Another thing which I wanted to add is connected to Markel- Bartel destiny during the Holocaust. All my uncle Aaron Bartel's family, his wife, children and himself were deported from the Kabalo village to Sambor ghetto in the beginning
Of 1942. From there in November 1942, they were sent together with all the ghetto Jews to Belzas, extermination camp, where they died by the Nazis murderers.
My uncle, Yaheakel Bartel, his wife and his family, which lived in Borislaw, were also cent in October 1942 to the extermination camp, Belzas, and they died there.
The Eigal family and my aunt, Frida, with her husband and her son died in the same camp in the end of the year 1942.
My aunt, Matilda, her husband and her children, were also sent to Belaas and died there.
My aunt Miriam from the Bartel house was sent with her daughter, the baby, and her husband, in the end of the year 1942 from Berislaw to Belzas.
Prom my grandmother family- all the Wilf family, aunt Rabeka, her husband, their four sana with their wives and children- all died in the Holocaust by the German Nazis murderers. There is not one survivor from this family!
My mother's family- Lea Markel from the Seeman house
My mother, Lea, was horn in the year 1902 in the city of Steri, which is in southeastern Poland in the Lwow area. My mother's father was called Grinfeld Nahum and my mother's mother (my grandmother)- was Berta. My grandfather was a religious man, who behaved according to the
commandments. They lived in the city of Steri. They had a hotel not far from the railway station. As a child I visited them a lot and loved them. They were wonderful people and it was fun to be in their presence.
My mother had a sister, Miriam- born in 1990 and a brother- David, who was horn in 1898. With the burst of World War 1 all the family moved to Austria, to Vienna, and stayed there until 1919. In this year they returned to Poland and settled in Steri. Their financial condition was good. The cousin immigrated to Czechia, to the city of Carlstbad, and there he married a rich girl and opened a clothes store for children, men and women one son was horn to him- Max. In the year 1938, after Czechia was conquered by the Germans, David and his wife succeeded to escape in a rented plane to Chile- Santiago and he took with him also cash. We kept in touch with him until the year 1941. David died in Chile in the year 1946. His son, Max, was married and moved to Rio de-Janerro in Brazil, the place from which his wife cams. There he was engaged in shoes selling and his daughter was born. In that year, his mother died from cancer and his daughter got ill in the same sickness and died. He still lives in Brazil until today.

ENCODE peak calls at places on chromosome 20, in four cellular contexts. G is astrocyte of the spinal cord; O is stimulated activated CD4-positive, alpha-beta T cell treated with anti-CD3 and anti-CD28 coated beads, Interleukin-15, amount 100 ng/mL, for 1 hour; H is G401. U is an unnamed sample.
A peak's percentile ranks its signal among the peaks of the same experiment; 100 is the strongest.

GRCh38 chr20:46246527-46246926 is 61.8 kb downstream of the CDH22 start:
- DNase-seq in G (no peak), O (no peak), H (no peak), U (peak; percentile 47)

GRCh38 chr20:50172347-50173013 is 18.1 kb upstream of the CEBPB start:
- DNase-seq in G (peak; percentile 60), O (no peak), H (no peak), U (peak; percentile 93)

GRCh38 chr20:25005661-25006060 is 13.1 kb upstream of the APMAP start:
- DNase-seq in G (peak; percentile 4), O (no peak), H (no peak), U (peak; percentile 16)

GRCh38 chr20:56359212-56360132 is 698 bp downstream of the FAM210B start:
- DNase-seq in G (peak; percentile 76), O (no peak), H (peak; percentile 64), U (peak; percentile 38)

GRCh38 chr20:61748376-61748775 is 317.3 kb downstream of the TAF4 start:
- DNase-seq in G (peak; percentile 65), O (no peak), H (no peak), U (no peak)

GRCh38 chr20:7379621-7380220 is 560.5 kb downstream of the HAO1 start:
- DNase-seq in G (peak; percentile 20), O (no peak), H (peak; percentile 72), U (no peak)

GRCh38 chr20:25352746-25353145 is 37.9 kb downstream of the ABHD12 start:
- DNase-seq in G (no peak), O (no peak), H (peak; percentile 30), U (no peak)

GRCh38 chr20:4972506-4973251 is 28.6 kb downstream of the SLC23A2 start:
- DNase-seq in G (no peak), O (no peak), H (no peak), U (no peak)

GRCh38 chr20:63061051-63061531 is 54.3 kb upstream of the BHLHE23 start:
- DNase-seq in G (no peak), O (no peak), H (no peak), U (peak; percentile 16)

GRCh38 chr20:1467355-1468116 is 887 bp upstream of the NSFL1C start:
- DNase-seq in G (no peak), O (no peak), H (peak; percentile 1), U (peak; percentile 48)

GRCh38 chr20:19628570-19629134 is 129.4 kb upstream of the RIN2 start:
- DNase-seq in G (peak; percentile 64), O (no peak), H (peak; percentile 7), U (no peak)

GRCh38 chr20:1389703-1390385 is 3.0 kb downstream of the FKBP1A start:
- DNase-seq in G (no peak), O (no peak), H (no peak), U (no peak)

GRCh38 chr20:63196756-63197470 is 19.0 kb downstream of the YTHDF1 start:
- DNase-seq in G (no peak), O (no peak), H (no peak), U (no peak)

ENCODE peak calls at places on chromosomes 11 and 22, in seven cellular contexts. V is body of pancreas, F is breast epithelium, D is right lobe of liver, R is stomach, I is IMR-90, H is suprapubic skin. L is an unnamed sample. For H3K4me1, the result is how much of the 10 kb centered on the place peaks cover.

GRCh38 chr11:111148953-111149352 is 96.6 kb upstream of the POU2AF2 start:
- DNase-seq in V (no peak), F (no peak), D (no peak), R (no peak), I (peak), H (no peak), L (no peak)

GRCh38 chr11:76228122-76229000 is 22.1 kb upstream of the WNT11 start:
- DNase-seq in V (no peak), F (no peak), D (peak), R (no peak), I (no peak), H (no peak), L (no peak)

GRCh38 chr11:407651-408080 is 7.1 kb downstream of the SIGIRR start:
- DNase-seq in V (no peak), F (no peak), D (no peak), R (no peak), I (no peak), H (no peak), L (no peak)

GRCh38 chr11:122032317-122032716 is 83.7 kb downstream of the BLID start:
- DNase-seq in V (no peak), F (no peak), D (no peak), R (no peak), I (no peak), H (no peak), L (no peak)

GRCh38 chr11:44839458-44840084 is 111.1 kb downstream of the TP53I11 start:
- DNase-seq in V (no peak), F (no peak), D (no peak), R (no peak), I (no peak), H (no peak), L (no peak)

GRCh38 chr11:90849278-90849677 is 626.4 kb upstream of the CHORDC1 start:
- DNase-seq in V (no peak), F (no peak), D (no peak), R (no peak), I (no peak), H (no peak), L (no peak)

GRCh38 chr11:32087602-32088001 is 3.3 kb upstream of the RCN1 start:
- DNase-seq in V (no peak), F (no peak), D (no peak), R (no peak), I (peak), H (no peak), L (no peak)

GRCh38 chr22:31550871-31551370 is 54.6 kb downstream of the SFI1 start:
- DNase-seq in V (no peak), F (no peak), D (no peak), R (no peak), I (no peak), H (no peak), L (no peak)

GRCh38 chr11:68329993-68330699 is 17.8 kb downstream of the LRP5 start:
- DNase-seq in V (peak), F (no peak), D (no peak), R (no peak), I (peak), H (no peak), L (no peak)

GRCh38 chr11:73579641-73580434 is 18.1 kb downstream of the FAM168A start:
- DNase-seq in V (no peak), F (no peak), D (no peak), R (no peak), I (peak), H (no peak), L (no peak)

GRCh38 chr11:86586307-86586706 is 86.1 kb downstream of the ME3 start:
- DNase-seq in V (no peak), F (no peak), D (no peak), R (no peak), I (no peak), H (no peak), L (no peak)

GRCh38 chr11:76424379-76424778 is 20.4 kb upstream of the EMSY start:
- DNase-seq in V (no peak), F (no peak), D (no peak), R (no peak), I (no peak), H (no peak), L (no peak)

My mother's sister, Miriam, was married after she returned to Poland. Her husband was engaged with hook- keeping. They had a son- Marcus and a girl, Rosa. They lived in the city of Borislaw and therefore I knew them well. They were sent in the year 1941 to Beronize forests after the Germans' invasion and there all of them were shot to death.
The daughter, Rosa, was saved by hiding in the office, in which she worked. But in the year 1944, in the month of April, when she was in a concentration camp, she was sent with the rest of the camp residents to Ausviz. Because she was beautiful, she was not sent straight to the incinerators but was used as a clerk because of her considerable knowledge in the German and in the English languages. Because of a 1ack of food, she got ill with tuberculosis and was put in a building, which was converted to a temporary hospital, and waited to be sent to the incinerators. Fortunately for her, Ausviz was released in January 1945 by the Russian army, and th118 her life was saved. David turned to the international Red Cross and they found her ill and overwrought. She was removed to a health resort in Lozern in Switzerland, where she was two years, healed and received a travel certificate to South America, where she met a Jewieh fellow with an Austrian origin, who lived in Argentina, and his name was Max Klien, in the city of Boaynes- Ayres. She married him and gave birth to two sons- Max and George.
They all visited here in Israel.
Her husband died during the '80 and she still lives in Boayness- Ayress and ahe is 79 today. Her sons and their families live today in Argentina, in Boayness- Ayress.
My grandfather from my mother's side- Nahum Grinfeld, was married to my grandmother (zeman) in a traditional Jewish ceremony and not in a civil ceremony, and therefore my mother's last name was registered as Zeman. Her sister and brother were also registered in this name.
I will point here that my grandmother, Berta, was driven in Novanber 1943 to Baronize forest, and there she was shot with other Jews to death.
My grandfather, Nahum, died in the year 1940, before the burst of the war between Germany and the U.S.S.
My grandmother had two sisters and two brothers.